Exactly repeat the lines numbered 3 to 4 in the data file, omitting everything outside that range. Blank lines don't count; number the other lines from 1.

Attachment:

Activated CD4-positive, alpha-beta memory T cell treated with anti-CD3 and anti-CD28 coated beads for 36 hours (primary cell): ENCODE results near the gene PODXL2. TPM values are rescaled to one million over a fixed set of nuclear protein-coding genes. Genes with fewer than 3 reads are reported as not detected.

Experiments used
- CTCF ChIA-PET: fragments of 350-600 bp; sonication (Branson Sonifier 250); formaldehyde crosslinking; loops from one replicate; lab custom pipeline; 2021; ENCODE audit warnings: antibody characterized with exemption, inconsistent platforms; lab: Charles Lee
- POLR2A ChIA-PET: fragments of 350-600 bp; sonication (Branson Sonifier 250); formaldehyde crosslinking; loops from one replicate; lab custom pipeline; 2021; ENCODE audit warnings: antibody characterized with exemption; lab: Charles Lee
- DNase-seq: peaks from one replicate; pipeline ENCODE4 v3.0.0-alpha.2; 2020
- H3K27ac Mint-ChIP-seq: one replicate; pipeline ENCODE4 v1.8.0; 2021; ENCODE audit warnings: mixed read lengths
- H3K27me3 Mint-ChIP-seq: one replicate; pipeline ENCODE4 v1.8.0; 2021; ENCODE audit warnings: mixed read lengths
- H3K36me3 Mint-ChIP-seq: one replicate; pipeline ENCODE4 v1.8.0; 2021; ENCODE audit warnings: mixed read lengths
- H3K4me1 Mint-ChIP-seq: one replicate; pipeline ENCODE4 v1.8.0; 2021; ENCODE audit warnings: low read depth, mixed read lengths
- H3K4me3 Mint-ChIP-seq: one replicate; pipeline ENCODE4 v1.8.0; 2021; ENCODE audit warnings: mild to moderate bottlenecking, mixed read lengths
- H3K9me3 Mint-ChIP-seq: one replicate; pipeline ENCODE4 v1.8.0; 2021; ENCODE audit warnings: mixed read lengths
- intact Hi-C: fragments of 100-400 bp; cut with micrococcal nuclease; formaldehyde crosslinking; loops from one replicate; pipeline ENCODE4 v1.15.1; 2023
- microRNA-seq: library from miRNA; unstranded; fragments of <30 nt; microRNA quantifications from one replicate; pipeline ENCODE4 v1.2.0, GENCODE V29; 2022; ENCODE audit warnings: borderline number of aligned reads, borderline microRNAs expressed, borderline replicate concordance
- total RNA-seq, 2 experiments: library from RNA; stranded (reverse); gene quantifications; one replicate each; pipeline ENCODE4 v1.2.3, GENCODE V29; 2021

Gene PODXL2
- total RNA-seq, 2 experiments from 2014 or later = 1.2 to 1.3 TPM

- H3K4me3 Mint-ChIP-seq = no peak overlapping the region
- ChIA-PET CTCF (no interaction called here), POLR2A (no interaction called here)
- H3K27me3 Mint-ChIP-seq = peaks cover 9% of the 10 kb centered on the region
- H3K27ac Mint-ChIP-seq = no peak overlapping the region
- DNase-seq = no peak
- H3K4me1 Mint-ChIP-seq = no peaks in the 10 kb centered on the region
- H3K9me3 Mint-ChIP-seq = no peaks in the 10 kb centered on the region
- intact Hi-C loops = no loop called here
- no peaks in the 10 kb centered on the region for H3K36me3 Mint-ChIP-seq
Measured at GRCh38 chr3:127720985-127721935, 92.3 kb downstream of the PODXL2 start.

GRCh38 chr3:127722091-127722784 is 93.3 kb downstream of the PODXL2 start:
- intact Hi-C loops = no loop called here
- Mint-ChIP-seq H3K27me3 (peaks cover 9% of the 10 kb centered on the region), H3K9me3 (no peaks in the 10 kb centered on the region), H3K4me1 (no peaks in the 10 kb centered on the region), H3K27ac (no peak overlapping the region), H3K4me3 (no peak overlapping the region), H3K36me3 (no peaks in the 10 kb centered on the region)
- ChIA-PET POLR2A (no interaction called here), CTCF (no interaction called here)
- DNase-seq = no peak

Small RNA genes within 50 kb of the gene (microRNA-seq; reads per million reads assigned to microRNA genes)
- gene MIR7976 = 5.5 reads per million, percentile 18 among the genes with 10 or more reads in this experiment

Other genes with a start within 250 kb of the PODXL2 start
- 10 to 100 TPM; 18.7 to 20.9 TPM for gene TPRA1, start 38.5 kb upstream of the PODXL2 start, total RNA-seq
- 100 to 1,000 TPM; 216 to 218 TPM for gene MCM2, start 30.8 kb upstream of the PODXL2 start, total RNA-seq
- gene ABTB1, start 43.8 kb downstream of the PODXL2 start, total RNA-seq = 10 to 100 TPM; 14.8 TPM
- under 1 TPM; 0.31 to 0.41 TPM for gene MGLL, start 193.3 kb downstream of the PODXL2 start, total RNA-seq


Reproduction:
- CTCF ChIA-PET: fragments of 350-600 bp; sonication (Branson Sonifier 250); formaldehyde crosslinking; loops from one replicate; lab custom pipeline; 2021; ENCODE audit warnings: antibody characterized with exemption, inconsistent platforms; lab: Charles Lee
- POLR2A ChIA-PET: fragments of 350-600 bp; sonication (Branson Sonifier 250); formaldehyde crosslinking; loops from one replicate; lab custom pipeline; 2021; ENCODE audit warnings: antibody characterized with exemption; lab: Charles Lee